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Ammonia and Hydrogen | Refineries, big oil & gas and the chemical sectors
- Mar 5, 2023 10:02 am GMT
Ammonia and Hydrogen
Refineries, big oil and gas and the chemical sectors
Recent announcement regarding ammonia docking facilities and cracking plants prompted me to update the community with a series of global projects involving ammonia, and especially its keys interaction with refining and refineries.
This perhaps is not so surprising as oil and gas majors look to transition in a way that keeps the existing skill sets relevant. Avoid certain decommissioning costs and ensures that their expertise continues to add value to the coming hydrogen economy.
Ammonia is widely used by the agricultural sector as a fertiliser. It is caustic and has caused issues around the world, especially in Beirut, which although not directly related to the ammonia likely to be used for shipping such devastation and loss of life under the ammonia banner causes concern amongst the stakeholder community.
But ammonia has a number of upsides. It’s similar to hydrogen in chemical composition albeit with nitrogen which need dealing with. Further, it's already a commodity already and requires a lot of hydrogen in its production.
More surprisingly, it can carry four times as much hydrogen as hydrogen in its own right and at a much more user-friendly minus 33 degrees - than the minus 2053 degrees required for liquid hydrogen.
Several studies indicate that it might be a good long term storage solution for hydrogen itself one of the aspects exercising the industry itself so when given the dangerous nature of the substance requires an advanced skill set to deal with. Luckily over 140 ports around the world already deal with ammonia, and oil and gas majors know how to handle it and want to build upon and monetise their historical expertise.
It's against this backdrop that we Stanlow which is a pivotal part of the Hynet proposals which have already kept the community updated. But one of several ammonia plants ranging from Brazil, USA, Saudi Arabia, Oman, India, Namibia, and South Africa. Others will follow.
Ammonia can used in its own fuel cells and indeed as a fuel in its own right. The PPA’s - the power purchase agreements - may specify that the product is in the form of so many kilogrammes of hydrogen and the cracker facility which can do this - although it requires a further energy input.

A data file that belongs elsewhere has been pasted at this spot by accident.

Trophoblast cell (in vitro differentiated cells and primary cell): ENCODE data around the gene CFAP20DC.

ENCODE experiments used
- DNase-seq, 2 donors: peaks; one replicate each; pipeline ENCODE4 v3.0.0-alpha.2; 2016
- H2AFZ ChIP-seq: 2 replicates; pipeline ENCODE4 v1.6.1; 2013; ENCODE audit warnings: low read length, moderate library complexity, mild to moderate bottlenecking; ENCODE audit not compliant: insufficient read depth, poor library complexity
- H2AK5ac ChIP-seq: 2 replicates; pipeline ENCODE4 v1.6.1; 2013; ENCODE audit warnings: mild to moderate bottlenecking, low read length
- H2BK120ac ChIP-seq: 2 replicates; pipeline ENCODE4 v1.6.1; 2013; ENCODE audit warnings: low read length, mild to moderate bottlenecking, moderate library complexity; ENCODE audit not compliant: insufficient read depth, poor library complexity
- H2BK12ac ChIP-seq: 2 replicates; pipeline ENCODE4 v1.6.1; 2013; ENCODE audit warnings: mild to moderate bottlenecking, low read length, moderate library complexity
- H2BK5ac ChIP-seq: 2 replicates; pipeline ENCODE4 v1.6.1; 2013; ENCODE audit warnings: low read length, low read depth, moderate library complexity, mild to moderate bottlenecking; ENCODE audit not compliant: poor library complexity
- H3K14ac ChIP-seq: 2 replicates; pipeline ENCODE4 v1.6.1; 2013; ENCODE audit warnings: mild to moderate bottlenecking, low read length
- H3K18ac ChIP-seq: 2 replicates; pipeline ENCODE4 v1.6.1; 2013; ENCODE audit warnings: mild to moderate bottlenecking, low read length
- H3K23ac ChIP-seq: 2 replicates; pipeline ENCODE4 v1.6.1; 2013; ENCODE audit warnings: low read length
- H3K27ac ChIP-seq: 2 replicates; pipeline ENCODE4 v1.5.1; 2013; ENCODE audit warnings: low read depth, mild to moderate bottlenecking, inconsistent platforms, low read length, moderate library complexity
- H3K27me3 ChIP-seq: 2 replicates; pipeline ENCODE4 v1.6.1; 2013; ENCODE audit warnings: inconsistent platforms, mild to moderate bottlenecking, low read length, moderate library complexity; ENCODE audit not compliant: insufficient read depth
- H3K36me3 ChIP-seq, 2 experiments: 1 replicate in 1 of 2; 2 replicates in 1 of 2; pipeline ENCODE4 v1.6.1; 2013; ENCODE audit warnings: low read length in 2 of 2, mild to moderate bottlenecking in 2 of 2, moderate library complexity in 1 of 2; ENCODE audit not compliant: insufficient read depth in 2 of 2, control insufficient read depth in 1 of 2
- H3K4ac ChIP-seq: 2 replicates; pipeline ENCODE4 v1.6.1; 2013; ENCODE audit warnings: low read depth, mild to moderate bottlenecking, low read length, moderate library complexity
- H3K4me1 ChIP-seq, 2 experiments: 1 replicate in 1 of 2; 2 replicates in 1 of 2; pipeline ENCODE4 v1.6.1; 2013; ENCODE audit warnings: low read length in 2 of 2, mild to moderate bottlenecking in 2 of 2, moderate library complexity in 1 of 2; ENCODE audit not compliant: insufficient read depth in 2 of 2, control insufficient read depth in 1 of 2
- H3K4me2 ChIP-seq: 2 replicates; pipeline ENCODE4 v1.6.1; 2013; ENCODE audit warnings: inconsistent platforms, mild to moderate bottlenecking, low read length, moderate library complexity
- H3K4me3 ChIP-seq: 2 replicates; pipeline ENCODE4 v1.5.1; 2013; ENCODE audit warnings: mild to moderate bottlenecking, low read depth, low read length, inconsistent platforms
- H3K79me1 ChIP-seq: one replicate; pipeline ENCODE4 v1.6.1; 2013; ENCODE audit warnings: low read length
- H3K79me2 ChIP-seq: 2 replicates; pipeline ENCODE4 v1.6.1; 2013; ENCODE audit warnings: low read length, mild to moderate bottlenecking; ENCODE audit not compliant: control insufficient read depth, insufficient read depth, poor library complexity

We see from the above image labelled (3) the cracking facility to reconstitute ammonia back into hydrogen.
Planning applications are augmenting MOU’s or Memorandums of Understandings as the hydrogen economy gets underway here in the North West of England with Hynet. Hynet has at its centre Ellesmere Port and the former Shell, now Essar, refinery at Stanlow, sited with deep water access in mind a hundred or so years ago.
Essar announced their planning application - which I shared - last week and it's interesting that Hynet on the West and Net Zero Humber on East Coast are also moving forward with activity around the port of Immingham.
Also in the public domain are development deep water ports in Holland Germany. These are based around refineries around Heide in Germany, Pernis in Holland linking up to another crucial hub at Maasvligte off Rotterdam.
Europe’s largest port, Rotterdam forms a nascent ammonia cluster with shipping links involving major companies such as unit pack and shelf to make it to happen.
Opportunities around the European Green Deal and I've come across them at locations right which fossil ship ranging from Brazil to Namibia and South Africa to so if we can move and store quadruple the amount of hydrogen with ammonia.
Shipping is expensive but megaproject developers are looking at key locations encompassing Oman, Saudi, Brazil, Namibia, India and South Africa and nearer to home Antwerp, Wilhelmshaven, Immingham and of course, Stanlow.
I'll continue tracking the ammonia shipping routes for you. Feel free to join with me and the community of over 2500 experts:
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